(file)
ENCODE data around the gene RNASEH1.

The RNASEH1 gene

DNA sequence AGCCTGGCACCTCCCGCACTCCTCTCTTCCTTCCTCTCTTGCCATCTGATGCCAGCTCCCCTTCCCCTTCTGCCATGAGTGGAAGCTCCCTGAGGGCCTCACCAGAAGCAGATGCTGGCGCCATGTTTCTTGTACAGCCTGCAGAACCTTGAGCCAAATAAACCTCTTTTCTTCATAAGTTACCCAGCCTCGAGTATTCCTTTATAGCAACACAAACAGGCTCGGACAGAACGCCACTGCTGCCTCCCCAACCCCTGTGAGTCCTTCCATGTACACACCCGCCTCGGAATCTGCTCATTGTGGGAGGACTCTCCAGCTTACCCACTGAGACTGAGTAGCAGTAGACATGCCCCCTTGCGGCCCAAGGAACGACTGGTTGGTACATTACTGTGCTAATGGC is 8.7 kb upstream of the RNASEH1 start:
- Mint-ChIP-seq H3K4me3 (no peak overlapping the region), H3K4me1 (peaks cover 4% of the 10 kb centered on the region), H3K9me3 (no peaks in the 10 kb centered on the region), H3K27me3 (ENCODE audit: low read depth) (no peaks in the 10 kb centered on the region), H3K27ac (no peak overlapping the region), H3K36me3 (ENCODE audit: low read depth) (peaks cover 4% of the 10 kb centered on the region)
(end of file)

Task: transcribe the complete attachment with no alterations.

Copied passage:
ENCODE data around the gene RNASEH1.

The RNASEH1 gene

DNA sequence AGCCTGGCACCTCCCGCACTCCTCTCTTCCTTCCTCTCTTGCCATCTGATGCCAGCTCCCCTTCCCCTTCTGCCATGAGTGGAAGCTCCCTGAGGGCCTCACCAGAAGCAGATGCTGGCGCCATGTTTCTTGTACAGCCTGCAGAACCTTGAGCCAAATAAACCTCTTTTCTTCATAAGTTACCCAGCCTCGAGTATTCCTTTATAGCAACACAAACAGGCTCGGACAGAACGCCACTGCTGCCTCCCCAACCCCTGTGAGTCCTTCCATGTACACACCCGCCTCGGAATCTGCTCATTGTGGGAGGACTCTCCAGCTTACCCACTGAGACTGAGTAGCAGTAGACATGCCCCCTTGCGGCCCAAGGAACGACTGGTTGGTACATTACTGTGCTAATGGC is 8.7 kb upstream of the RNASEH1 start:
- Mint-ChIP-seq H3K4me3 (no peak overlapping the region), H3K4me1 (peaks cover 4% of the 10 kb centered on the region), H3K9me3 (no peaks in the 10 kb centered on the region), H3K27me3 (ENCODE audit: low read depth) (no peaks in the 10 kb centered on the region), H3K27ac (no peak overlapping the region), H3K36me3 (ENCODE audit: low read depth) (peaks cover 4% of the 10 kb centered on the region)